The number of restaurants in Britain fell by 0.4% in the year to March, according to the latest Market Growth Monitor from CGA and Alix Partners.
This decline comes amid fears among many operators of oversupply of sites in the market and is a sign of the challenges that are currently faced by casual dining operators, following a sustained period of new openings.
Market Growth Monitor data shows that restaurant numbers rose by 15.6% since March 2013, but planned site closures by several major brands have now helped to contribute to a fall over the last 12 months. The 0.4% decline is equivalent to nearly two net closures a week in the restaurant sector.
Here are there the five headline Market Growth Monitor messages for pub, bar and restaurant supply in the UK:
1. A 1.3% drop in total number of licensed premises in the last year
CGA’s data shows there were 120,662 pubs, bars, restaurants and other licensed premises at March 2018—1.3% fewer than in March 2017. That represents 1,619 net closures in a year, or an average of more than four a day. It also marks an acceleration in the pace of closures since the last edition of the Market Growth Monitor, which recorded a 0.3% drop.
2. Restaurant numbers starting to fall
The Market Growth Monitor has recorded steady growth in restaurants, many of them from casual dining groups, and their numbers have risen by 15.6% in just five years. But the last year has been much tougher, and CVAs and closures from a handful of brands have contributed to a 0.4% fall in numbers since March 2017. Further cutbacks seem likely over the rest of 2018. However, this masks the fact that many casual dining operators—especially newer and distinctive ones—remain firmly in expansion mode.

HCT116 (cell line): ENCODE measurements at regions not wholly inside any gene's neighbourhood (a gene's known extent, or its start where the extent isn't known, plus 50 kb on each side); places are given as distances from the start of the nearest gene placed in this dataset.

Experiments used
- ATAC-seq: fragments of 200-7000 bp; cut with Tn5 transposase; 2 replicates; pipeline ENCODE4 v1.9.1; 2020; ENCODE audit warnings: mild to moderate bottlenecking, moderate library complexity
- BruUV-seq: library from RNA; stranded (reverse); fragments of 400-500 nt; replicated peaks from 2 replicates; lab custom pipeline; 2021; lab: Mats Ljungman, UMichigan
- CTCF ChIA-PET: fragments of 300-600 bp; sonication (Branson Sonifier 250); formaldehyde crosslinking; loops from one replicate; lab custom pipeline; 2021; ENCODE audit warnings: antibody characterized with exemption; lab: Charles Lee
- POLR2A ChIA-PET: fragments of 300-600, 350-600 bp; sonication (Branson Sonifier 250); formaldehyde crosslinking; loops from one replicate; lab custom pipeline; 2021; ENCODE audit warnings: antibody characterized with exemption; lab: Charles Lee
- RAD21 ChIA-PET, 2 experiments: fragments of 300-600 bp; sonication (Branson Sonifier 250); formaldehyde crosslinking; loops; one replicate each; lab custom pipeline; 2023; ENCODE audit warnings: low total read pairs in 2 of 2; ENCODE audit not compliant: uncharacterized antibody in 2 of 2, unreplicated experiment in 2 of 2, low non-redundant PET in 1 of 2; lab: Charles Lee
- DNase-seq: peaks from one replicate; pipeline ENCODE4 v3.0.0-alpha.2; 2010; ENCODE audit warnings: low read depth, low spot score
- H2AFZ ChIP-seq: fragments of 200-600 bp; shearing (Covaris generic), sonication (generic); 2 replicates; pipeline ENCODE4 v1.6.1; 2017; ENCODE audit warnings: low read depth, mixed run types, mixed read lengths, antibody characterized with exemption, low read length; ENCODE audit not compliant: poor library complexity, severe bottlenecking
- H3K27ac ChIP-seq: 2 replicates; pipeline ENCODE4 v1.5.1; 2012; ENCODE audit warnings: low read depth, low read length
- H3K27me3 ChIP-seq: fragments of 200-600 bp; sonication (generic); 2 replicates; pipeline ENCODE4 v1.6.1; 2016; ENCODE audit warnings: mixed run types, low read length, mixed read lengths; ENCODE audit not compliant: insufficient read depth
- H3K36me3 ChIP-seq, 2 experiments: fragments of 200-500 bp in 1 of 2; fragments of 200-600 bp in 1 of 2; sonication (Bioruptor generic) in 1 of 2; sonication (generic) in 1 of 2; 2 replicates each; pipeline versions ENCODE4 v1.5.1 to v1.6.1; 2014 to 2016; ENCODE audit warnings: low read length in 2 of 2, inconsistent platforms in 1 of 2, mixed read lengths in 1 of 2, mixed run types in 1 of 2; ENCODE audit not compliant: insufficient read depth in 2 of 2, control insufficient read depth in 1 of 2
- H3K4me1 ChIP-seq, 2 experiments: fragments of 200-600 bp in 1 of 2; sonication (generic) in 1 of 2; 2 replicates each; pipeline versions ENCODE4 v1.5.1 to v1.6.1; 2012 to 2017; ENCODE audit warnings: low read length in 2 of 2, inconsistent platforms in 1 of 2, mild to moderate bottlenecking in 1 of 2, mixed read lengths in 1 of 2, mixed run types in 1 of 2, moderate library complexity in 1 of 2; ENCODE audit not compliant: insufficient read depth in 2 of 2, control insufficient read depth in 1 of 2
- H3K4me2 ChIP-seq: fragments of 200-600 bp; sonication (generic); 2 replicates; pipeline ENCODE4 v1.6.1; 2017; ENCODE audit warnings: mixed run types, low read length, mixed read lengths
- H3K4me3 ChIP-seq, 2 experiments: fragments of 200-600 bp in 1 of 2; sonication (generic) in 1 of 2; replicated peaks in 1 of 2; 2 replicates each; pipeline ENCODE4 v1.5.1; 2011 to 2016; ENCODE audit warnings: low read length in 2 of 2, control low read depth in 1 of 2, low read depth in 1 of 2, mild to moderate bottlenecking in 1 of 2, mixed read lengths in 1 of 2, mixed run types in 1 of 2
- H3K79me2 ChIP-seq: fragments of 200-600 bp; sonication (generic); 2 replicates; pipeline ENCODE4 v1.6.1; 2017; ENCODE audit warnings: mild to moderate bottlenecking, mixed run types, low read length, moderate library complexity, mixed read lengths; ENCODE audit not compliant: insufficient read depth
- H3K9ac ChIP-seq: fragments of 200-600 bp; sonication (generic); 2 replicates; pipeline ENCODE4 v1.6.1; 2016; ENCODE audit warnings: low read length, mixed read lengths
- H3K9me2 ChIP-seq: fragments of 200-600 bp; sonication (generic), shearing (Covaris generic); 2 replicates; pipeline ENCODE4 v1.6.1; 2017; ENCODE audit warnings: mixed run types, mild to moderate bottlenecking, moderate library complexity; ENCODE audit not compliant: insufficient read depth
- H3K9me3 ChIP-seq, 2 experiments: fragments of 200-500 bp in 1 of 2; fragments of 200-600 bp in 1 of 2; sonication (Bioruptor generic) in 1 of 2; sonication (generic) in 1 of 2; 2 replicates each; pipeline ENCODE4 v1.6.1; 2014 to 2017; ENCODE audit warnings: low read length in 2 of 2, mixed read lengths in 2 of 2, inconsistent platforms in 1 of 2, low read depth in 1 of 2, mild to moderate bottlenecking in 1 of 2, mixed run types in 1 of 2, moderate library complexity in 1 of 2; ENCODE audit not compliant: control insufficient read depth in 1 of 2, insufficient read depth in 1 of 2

3. A north-south divide – but not as we know it
The usual economic narrative of recent years has been the buoyancy of London, the south east and the difficulties of northern regions. But in the licensed trade, the last year looks rather different. Numbers of licensed premises in South England have fallen by 2.1% since March 2017, compared to only 0.5% in the north. This is perhaps a consequence of saturation in the south, where many towns and cities have a greater concentration of pubs, bars and restaurants. Further north, Scotland is the only area to have recorded growth over the last five years, of 0.8%.
4. Entertainment venues up, circuit bars and locals down
In the drink-led sector, circuit bars and community locals have borne the brunt of closures, with their numbers down 18.6% and 18.0% respectively over the last five years. The educational and nightclub sectors have suffered a steady stream of closures too. By contrast, entertainment venues, including theatres and cinemas, have seen numbers rise by 6.3% in the past year – equivalent to more than four net new openings a week. Over five years, growth is 37.0%. It suggests that many consumers are demanding more than simply a drink on their nights out.
5. Food replacing drink in rural areas
In rural areas of Britain, the five-year trend is of drink-led pubs and bars closing and more food-led pubs and bars opening. For instance, rural parts of southern England have seen numbers of drink-led venues fall by 7.9% since March 2013, while numbers of food-led ones have risen by 2.4%. In the North of England, the contrast is even sharper, with a 9.6% fall in drink-led sites but 6.0% growth in food-led ones.